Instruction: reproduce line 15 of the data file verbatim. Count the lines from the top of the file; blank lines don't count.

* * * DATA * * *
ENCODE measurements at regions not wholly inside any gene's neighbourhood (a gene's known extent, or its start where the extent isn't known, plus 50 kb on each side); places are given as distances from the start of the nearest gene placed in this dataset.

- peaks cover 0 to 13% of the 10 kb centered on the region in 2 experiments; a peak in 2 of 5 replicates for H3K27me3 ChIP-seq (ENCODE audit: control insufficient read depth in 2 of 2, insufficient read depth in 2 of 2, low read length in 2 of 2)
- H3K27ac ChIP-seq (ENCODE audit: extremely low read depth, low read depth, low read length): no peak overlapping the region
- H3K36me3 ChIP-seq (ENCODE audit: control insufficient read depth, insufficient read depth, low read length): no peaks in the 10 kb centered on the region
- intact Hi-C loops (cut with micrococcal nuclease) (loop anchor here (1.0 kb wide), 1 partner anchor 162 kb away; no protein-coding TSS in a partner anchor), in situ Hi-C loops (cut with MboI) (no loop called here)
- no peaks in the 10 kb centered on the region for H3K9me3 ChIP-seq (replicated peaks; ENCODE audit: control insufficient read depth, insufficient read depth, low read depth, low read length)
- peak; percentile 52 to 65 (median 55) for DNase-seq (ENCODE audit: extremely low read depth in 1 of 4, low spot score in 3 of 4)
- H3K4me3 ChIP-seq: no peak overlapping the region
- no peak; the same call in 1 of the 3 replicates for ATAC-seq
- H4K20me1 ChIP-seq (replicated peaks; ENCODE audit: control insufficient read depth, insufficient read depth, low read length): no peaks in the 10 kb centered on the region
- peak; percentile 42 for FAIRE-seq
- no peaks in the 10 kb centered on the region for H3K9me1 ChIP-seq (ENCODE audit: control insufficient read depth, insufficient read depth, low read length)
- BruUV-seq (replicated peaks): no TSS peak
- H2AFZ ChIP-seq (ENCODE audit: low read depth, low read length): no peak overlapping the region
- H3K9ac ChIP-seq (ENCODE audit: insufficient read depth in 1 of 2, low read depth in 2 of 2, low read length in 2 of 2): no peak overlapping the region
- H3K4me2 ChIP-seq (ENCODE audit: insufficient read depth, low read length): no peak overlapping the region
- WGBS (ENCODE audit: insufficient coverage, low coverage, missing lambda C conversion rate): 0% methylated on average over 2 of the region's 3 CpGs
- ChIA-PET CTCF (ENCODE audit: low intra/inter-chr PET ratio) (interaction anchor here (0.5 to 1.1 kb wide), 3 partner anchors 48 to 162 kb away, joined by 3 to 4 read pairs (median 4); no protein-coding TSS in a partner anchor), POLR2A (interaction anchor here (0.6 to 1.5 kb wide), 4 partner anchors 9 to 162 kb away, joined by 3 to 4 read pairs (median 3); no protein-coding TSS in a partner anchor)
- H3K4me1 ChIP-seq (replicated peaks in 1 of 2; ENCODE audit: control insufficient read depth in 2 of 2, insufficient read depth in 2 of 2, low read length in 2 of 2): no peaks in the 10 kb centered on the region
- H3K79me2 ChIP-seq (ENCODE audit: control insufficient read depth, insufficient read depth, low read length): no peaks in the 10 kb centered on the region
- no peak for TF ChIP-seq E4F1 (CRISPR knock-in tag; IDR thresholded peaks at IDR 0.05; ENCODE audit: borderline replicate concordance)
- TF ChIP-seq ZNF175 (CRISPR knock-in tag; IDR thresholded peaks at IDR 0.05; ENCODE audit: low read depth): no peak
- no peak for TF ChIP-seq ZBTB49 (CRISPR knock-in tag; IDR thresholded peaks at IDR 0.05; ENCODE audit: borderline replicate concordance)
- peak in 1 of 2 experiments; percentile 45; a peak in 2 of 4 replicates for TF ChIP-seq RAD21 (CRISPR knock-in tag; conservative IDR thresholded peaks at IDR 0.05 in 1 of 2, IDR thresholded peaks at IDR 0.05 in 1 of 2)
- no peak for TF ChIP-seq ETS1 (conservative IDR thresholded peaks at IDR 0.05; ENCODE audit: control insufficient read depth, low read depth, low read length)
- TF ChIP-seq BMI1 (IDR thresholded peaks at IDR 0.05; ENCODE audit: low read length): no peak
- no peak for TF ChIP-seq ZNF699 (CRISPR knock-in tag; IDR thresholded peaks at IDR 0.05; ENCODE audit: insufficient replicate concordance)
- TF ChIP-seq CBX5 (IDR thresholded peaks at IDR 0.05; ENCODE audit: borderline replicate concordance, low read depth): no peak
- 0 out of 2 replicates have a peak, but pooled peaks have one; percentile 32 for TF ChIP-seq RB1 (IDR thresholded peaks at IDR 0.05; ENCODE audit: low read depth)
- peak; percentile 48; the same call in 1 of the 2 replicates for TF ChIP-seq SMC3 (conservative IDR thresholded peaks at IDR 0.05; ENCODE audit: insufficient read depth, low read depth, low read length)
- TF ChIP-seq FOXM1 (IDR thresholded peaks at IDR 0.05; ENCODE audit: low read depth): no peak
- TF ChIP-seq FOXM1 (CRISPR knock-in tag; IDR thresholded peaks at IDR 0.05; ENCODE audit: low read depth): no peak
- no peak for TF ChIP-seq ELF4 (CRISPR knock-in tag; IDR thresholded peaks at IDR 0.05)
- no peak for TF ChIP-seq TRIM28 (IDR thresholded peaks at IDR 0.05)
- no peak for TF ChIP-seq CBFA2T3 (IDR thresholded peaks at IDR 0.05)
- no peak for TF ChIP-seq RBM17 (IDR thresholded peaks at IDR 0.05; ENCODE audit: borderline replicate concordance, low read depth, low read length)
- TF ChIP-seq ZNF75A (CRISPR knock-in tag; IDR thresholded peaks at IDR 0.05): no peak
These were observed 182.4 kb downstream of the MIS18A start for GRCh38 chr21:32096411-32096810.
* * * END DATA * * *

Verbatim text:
- H3K9ac ChIP-seq (ENCODE audit: insufficient read depth in 1 of 2, low read depth in 2 of 2, low read length in 2 of 2): no peak overlapping the region